CONFERENCES

See, Hear, Smile! in Riga

From Friday 14th of June to Saturday 15th, Riga, Latvia was the place to be for the OI community. On Friday, the sun was shining, temperatures were high, people in the streets wore summer clothes and highly-needed sunglasses, stopping every now and then to appreciate the beauty of the city or some refreshments at a café’s terrasse…

All the ingredients for a perfect trip were gathered. However, while the typically Baltic charm of Riga alone is an excellent reason to book a flight to the Latvian capital city, it is a for a totally different purpose that people came from all over the world to the Riga Tallink Hotel. In the lobby of the hotel, you hear English, Swedish or Norwegian among other languages; you see people greeting each other with hugs and kisses; you see the hotel’s staff preparing a conference room with the help of several OIFE and LOIB volunteers. In other words, you would be correct to guess that something is about to happen…

What is actually happening is the See, Hear, Smile Topical meeting, the first OI meeting organized in the Baltic states, and the people happily talking and greeting each other in the lobby are a mix of patient representatives, OI experts, professionals and volunteers, impatiently waiting for the conference to begin. Together they are more than 80 and come from 22 different countries.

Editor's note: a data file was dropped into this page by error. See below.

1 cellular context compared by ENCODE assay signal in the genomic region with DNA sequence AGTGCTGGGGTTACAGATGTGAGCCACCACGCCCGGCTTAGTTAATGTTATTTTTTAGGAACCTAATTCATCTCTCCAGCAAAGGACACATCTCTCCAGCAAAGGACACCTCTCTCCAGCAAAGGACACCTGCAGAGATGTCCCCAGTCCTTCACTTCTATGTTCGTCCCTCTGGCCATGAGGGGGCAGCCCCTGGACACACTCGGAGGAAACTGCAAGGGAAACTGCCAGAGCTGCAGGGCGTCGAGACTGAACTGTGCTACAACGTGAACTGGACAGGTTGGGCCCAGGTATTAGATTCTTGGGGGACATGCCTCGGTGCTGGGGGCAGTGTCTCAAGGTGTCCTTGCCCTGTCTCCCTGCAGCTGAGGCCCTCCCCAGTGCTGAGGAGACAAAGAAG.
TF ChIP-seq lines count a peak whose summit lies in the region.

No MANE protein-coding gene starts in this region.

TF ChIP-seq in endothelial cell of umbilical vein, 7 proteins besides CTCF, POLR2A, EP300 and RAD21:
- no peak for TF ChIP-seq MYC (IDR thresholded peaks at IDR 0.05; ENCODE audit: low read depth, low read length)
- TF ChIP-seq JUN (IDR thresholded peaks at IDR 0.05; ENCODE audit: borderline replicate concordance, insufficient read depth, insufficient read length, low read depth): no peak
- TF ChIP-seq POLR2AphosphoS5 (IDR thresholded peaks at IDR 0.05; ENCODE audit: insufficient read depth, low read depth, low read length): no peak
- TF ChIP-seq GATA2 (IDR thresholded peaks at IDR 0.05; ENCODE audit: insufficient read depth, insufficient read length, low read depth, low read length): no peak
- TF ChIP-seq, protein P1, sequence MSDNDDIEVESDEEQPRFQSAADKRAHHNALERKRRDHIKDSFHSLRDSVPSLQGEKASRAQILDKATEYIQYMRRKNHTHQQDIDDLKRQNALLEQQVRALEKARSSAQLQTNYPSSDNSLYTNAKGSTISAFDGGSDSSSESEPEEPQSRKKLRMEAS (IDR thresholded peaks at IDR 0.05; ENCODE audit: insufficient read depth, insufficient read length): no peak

Participants of topical meeting See, Hear, Smile!This year, the chosen topics of the conference are dental, hearing, vision and craniofacial issues of OI, which appears to be particularly interesting, as these issues tend to be less frequently discussed in comparison to strictly bone-related matters. For Rafael Barão, an ophthalmologist resident in Lisbon who discussed ocular changes in OI in a Portuguese population during his presentation on Friday, the conference is a great opportunity to move slightly away from the bones and focus on equally important – tho often less investigated – aspects of OI.

Bente L. Langdahl, an endocrinologist from Aarhus (Denmark) who addressed eyes and OI findings from a Danish study, goes in the same way and even confessed being slightly surprised that there ‘are still big areas where we do not know a lot’. Hand in hand, and this won’t be a surprise for anyone, everybody seems to agree that the topics have been carefully and rightfully chosen.

At 9am, the opening session begins with a welcoming speech by Kristofer Andersson, Dace Liepina, and Ingunn Westerheim. The program of Friday focuses first on teeth and jaws. As it will be the case for the following sessions, anonymous patient testimonies serve as introductions to specific challenges: personal issues, experience with professionals and care, questions they might have, and so on. The richly illustrated lectures that follow address topics ranging from clinical perspectives, prosthodontics treatments, to multidisciplinary approaches to oral health and function in rare diseases among other matters. Questions are often being raised, showing great interest from participants – always a sign of successful and interesting presentations.